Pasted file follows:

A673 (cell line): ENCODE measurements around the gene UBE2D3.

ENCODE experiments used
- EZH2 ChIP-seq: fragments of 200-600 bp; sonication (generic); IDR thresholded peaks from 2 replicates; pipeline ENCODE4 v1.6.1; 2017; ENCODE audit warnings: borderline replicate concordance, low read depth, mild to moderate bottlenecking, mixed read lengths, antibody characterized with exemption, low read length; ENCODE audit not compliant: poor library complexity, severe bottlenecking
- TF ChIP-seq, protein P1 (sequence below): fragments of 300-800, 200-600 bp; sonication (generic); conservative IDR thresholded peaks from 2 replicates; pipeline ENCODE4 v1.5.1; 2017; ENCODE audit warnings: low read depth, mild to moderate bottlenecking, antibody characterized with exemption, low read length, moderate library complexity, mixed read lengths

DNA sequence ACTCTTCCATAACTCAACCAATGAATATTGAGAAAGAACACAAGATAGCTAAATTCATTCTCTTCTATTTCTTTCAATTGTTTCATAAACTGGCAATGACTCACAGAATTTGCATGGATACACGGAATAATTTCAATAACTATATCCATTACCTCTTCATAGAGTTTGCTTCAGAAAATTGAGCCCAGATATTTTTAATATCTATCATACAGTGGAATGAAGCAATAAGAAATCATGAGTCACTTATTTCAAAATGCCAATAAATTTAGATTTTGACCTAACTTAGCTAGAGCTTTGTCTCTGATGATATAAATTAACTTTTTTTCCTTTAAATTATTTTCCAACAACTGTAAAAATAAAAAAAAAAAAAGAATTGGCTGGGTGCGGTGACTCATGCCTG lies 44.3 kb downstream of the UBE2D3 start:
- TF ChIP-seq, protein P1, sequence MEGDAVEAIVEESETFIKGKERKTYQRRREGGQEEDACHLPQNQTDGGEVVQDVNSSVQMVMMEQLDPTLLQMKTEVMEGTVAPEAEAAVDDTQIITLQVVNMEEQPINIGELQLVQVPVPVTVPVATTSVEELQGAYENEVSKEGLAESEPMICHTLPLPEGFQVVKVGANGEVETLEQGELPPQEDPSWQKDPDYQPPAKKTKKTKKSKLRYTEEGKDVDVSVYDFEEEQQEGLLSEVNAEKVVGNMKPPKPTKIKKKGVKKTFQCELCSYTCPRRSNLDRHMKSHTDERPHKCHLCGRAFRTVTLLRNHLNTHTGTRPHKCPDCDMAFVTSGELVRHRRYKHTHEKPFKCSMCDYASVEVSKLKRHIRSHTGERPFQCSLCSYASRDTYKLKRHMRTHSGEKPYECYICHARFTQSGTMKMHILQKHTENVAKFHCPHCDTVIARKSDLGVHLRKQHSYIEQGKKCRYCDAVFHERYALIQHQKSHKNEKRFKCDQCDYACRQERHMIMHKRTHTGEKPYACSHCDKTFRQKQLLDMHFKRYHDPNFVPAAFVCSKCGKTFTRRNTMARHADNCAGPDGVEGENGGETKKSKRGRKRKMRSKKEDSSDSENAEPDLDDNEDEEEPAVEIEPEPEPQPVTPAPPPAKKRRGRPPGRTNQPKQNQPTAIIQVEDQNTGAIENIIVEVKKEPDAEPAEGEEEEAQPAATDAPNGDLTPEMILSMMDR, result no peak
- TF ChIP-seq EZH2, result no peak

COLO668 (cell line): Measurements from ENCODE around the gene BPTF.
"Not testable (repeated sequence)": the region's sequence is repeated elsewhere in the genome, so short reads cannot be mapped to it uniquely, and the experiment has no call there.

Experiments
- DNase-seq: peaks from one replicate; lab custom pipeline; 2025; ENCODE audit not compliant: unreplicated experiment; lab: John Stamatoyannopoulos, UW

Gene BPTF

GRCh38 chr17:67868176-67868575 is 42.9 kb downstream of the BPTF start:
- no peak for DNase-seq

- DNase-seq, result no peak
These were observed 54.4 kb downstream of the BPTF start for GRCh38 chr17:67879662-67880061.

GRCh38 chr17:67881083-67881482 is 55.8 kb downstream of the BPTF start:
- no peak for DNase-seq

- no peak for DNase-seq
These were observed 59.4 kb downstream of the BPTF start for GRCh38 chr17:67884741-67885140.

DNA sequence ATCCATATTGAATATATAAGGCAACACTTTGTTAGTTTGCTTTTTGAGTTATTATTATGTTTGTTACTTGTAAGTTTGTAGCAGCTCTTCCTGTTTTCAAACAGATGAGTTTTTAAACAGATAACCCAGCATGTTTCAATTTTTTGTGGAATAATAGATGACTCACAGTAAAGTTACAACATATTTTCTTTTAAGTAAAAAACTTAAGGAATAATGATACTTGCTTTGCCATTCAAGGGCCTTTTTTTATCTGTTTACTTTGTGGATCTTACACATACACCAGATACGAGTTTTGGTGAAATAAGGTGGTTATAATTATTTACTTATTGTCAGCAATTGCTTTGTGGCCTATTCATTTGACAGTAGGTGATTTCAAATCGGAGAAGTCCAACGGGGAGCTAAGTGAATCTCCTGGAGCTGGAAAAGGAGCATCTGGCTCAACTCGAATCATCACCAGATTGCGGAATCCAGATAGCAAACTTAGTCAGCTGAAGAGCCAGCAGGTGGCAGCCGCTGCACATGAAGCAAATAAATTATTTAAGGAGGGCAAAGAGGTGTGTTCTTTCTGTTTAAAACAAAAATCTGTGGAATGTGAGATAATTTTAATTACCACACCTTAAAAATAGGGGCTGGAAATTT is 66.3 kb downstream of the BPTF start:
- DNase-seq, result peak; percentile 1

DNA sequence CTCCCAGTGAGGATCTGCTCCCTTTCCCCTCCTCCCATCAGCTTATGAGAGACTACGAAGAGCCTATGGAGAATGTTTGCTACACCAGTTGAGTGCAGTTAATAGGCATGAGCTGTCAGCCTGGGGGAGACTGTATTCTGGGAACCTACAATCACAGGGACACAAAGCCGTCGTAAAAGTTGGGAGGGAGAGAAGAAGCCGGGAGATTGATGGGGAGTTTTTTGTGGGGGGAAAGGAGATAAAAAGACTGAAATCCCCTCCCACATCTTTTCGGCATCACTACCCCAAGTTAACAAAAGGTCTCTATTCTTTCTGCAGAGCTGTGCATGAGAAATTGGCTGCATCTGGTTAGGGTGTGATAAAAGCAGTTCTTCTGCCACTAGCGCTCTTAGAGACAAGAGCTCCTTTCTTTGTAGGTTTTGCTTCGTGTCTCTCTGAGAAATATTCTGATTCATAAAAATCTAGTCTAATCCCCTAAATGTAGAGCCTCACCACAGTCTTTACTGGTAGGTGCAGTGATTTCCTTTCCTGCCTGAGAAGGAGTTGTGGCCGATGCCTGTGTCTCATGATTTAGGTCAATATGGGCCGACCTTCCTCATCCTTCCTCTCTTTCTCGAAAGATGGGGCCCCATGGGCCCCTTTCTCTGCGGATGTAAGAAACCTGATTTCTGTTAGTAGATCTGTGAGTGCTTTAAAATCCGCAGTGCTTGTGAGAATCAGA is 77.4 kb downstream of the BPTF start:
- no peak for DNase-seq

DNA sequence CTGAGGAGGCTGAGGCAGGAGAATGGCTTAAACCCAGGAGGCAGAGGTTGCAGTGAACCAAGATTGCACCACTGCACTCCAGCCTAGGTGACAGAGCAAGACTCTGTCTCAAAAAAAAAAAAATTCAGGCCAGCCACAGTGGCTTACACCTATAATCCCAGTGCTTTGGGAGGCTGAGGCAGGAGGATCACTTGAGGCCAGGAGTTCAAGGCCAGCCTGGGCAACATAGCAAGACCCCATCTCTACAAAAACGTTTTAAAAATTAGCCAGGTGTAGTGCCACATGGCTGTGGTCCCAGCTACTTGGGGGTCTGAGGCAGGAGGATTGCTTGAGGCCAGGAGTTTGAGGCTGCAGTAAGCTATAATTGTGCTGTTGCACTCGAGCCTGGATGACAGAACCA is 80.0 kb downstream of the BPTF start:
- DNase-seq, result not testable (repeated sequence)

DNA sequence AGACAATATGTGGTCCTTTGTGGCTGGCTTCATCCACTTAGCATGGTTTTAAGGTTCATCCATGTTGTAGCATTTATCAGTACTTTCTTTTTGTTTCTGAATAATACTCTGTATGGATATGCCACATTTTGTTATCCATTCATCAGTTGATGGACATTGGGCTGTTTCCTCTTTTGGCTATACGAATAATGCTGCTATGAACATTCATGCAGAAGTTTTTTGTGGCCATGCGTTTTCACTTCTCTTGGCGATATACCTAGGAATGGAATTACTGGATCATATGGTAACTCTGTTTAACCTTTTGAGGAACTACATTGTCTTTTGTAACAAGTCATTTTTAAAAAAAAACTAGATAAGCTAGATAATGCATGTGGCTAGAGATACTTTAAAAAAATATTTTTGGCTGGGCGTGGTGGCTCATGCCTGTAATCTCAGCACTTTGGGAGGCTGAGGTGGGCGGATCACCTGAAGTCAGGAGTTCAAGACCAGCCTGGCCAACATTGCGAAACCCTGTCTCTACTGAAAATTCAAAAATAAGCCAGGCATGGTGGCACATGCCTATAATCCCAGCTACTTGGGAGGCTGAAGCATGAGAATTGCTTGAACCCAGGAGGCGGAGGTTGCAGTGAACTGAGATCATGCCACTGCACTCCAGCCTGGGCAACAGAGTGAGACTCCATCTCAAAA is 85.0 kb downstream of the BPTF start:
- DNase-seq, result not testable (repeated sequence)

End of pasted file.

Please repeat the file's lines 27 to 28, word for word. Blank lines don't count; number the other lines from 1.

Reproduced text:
DNA sequence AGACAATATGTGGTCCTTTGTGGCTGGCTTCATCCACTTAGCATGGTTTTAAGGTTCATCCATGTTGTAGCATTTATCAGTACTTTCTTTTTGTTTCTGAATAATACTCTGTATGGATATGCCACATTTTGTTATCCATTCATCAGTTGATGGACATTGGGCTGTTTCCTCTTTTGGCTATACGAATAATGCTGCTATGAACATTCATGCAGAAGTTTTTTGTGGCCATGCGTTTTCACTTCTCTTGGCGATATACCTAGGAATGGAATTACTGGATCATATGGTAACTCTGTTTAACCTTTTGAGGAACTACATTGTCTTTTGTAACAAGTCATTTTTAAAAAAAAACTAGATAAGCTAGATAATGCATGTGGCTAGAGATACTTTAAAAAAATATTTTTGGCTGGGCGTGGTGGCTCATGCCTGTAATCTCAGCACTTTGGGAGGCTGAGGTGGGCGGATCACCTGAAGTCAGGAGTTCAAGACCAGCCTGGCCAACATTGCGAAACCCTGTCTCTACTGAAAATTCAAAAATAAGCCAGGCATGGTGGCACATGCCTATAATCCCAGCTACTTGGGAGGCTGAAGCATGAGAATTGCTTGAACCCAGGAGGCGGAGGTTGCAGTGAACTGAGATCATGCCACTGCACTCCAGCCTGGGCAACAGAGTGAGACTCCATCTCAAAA is 85.0 kb downstream of the BPTF start:
- DNase-seq, result not testable (repeated sequence)